Sustainability & Green buildings


US President Donald Trump’s apparent inability to accept sustainability and climate change as critical issues brings to mind the observation of another famous US citizen Mark Twain who reportedly said: “Denial ain’t just a river in Egypt.”

The great American man of letters – that is Twain not Trump in case you had any doubts– probably didn’t have the urban environment at the forefront of his thoughts when he made the remark.

But one would like to think if he was here today he would be a champion of sustainability and a proponent of the belief that responsibility is with us all to ensure a greener future for our children and the generations to come.

As towns and cities continue to grow outwards and upwards the onus of responsibility weighs heavily on architects and planners to design and implement more sustainable construction solutions.

Green building regulations have become a major consideration for regions that are experiencing higher urbanisation and motorisation, for example in the Middle East.

There is strong evidence throughout the globe that leading construction companies are taking action and demonstrating their commitment to best practices solutions, following guidelines such as those set out in the US Green Building Council or Emirates Green Building Council.

Is the answer to keep innovating and developing new materials to ensure that the construction targets can be met for financial return? Is building green good enough? Can the long-term impact of building 
green and working to new guidelines be quantified?
 Architectural design, innovation of space and how building façades are used within a new development to save, preserve or create more energy certainly has a massive part
 to play in achieving greater performance as well as a greater number of green buildings.

Optimising a building envelope, its façade, roof and elements of external space will all support a more sustainable urbanisation approach. Building and façade design need to be adapted to the geography to optimise its opportunity to contribute and take advantage of natural resources such as sun, rain or wind, to ensure sustainable urbanisation now and in the future.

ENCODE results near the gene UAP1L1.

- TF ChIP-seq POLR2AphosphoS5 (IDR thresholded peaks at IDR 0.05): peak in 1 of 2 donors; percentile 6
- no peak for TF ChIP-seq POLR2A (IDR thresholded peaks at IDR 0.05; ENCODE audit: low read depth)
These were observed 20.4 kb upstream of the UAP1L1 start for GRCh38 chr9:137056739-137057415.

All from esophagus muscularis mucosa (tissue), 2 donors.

The UAE is now leading the way in 
façade innovation, building efficiency and sustainable futures. A change in attitudes combined with huge steps forward in product development and performance has seen large investment in many government or university building façades such as the installation of photovoltaic panels, LED lighting, thermal insulation around windows or the application of specialist Nanotechnology coatings to help increase building efficiencies.

Preserving, protecting and optimising building façades and the space they provide within the current built environment to support sustainability objectives should be the first consideration. There also needs to be a much greater focus on maintaining current façade assets through a more proactive approach along with understanding
where and how their space can be used towards assisting with improving building sustainability. As innovation continues to improve, material production should over time also assist in supporting commercial return targets.

New innovation of façade materials,
 design and performance are imperative for supporting future sustainable, construction and green building targets and they must have a more commercial appeal and be more scalable, cost effective and perceived as an investment. By integrating innovations with proactive façade management strategies
we can work towards a greener and more sustainable future, ensuring these combined strategies both play their part in supporting global sustainability targets.

Ultimately continued construction is sustainable and we must protect the assets and façade space already constructed, reducing the need for materials whilst also reducing waste. Proactive façade management and protection is a solution ideally placed to ensure external façade materials and curtain walling are on track to exceed
 their predicted lifespan, arming those who maintain or own a building with the correct information to make educated decisions.

Particular attention in the future will be paid to the embodied carbon of the building and façade. This is because as the CO2 emissions of buildings decrease with improving energy efficiency of equipment, the relative proportion of lifetime CO2 emissions due to the construction of the building increases.

Most of us now are recognising how imperative sustainability is in life – perhaps finally we are on the right track.

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